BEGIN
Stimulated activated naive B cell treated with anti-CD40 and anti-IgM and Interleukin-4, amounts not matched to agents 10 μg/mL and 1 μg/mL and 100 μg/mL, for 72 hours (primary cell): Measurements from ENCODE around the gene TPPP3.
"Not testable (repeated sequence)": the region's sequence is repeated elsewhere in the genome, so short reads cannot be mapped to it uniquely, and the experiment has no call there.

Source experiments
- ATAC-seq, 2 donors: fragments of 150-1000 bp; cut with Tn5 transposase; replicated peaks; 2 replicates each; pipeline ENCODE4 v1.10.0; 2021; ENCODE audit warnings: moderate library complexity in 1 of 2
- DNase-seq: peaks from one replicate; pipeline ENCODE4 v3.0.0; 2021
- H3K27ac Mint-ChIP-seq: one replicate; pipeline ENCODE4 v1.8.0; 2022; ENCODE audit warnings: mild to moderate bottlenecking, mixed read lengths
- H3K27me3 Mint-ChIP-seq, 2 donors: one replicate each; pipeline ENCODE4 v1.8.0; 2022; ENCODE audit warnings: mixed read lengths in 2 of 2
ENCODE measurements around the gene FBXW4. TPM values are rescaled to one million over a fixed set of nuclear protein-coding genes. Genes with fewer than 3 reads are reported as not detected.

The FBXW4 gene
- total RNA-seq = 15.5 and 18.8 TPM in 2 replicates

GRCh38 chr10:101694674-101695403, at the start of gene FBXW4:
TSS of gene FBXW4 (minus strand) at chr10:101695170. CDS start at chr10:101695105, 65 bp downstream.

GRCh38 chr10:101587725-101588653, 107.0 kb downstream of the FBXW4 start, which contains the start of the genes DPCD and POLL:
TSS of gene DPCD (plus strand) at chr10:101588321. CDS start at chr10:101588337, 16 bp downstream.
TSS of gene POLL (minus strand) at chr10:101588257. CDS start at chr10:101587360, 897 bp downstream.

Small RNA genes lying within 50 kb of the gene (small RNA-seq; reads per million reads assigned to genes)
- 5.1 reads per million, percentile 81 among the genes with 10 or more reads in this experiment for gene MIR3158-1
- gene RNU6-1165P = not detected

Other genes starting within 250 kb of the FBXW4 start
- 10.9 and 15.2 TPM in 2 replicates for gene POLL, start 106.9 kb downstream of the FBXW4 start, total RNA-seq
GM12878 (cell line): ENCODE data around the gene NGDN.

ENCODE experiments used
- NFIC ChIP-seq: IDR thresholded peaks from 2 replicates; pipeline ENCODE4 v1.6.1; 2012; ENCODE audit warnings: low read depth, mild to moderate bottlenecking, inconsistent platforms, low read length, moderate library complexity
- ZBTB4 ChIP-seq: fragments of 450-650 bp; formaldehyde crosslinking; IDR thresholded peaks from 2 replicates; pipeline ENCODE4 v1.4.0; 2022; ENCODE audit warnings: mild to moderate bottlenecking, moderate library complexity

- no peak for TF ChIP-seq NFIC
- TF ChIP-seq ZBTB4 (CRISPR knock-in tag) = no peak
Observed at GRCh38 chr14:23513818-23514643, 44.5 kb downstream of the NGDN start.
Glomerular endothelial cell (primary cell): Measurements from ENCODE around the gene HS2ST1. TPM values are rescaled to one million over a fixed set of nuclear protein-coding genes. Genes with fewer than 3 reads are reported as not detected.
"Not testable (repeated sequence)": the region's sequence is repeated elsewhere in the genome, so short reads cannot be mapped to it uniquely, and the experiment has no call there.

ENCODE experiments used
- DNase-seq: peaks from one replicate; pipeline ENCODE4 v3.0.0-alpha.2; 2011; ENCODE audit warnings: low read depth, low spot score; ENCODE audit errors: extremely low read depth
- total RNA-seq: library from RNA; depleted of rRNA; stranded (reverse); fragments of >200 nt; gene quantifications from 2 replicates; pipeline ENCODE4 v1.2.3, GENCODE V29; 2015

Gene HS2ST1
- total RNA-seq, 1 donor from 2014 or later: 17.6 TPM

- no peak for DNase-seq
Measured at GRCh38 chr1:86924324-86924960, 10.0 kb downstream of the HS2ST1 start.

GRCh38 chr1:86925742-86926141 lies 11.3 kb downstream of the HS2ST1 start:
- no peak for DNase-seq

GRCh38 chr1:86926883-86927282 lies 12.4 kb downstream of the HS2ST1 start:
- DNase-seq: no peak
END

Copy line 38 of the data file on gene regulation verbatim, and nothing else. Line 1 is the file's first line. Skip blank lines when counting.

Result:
- no peak for DNase-seq